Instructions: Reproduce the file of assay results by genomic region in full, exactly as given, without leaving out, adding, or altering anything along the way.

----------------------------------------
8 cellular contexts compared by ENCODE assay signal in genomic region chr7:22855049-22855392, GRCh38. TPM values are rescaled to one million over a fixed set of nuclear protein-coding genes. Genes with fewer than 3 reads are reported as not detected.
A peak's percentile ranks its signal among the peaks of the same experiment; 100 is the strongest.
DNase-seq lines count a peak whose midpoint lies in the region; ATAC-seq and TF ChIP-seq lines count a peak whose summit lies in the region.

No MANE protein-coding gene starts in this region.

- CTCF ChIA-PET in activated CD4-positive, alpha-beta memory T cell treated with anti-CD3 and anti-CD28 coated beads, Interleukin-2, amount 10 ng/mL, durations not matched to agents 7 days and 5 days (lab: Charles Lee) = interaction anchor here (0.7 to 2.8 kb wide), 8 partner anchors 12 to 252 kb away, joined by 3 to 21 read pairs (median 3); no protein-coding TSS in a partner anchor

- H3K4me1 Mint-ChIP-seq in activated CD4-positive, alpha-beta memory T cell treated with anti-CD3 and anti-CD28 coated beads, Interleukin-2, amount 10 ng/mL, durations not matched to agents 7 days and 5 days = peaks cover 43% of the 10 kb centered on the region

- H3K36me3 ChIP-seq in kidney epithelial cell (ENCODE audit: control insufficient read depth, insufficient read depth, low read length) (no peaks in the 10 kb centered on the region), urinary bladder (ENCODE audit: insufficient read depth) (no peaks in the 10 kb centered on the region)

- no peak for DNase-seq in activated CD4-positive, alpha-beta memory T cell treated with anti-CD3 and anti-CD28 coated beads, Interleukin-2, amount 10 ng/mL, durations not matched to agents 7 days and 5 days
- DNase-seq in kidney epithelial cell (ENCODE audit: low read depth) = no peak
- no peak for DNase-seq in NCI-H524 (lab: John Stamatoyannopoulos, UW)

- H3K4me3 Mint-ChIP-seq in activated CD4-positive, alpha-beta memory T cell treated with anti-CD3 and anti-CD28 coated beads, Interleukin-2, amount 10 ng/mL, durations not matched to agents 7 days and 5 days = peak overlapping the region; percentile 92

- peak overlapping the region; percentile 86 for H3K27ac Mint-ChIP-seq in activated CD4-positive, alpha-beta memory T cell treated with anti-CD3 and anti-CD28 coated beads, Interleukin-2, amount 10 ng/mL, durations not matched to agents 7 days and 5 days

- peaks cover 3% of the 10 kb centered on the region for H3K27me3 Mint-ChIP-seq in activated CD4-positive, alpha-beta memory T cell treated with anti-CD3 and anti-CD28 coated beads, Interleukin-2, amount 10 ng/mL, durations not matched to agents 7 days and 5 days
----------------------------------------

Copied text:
8 cellular contexts compared by ENCODE assay signal in genomic region chr7:22855049-22855392, GRCh38. TPM values are rescaled to one million over a fixed set of nuclear protein-coding genes. Genes with fewer than 3 reads are reported as not detected.
A peak's percentile ranks its signal among the peaks of the same experiment; 100 is the strongest.
DNase-seq lines count a peak whose midpoint lies in the region; ATAC-seq and TF ChIP-seq lines count a peak whose summit lies in the region.

No MANE protein-coding gene starts in this region.

- CTCF ChIA-PET in activated CD4-positive, alpha-beta memory T cell treated with anti-CD3 and anti-CD28 coated beads, Interleukin-2, amount 10 ng/mL, durations not matched to agents 7 days and 5 days (lab: Charles Lee) = interaction anchor here (0.7 to 2.8 kb wide), 8 partner anchors 12 to 252 kb away, joined by 3 to 21 read pairs (median 3); no protein-coding TSS in a partner anchor

- H3K4me1 Mint-ChIP-seq in activated CD4-positive, alpha-beta memory T cell treated with anti-CD3 and anti-CD28 coated beads, Interleukin-2, amount 10 ng/mL, durations not matched to agents 7 days and 5 days = peaks cover 43% of the 10 kb centered on the region

- H3K36me3 ChIP-seq in kidney epithelial cell (ENCODE audit: control insufficient read depth, insufficient read depth, low read length) (no peaks in the 10 kb centered on the region), urinary bladder (ENCODE audit: insufficient read depth) (no peaks in the 10 kb centered on the region)

- no peak for DNase-seq in activated CD4-positive, alpha-beta memory T cell treated with anti-CD3 and anti-CD28 coated beads, Interleukin-2, amount 10 ng/mL, durations not matched to agents 7 days and 5 days
- DNase-seq in kidney epithelial cell (ENCODE audit: low read depth) = no peak
- no peak for DNase-seq in NCI-H524 (lab: John Stamatoyannopoulos, UW)

- H3K4me3 Mint-ChIP-seq in activated CD4-positive, alpha-beta memory T cell treated with anti-CD3 and anti-CD28 coated beads, Interleukin-2, amount 10 ng/mL, durations not matched to agents 7 days and 5 days = peak overlapping the region; percentile 92

- peak overlapping the region; percentile 86 for H3K27ac Mint-ChIP-seq in activated CD4-positive, alpha-beta memory T cell treated with anti-CD3 and anti-CD28 coated beads, Interleukin-2, amount 10 ng/mL, durations not matched to agents 7 days and 5 days

- peaks cover 3% of the 10 kb centered on the region for H3K27me3 Mint-ChIP-seq in activated CD4-positive, alpha-beta memory T cell treated with anti-CD3 and anti-CD28 coated beads, Interleukin-2, amount 10 ng/mL, durations not matched to agents 7 days and 5 days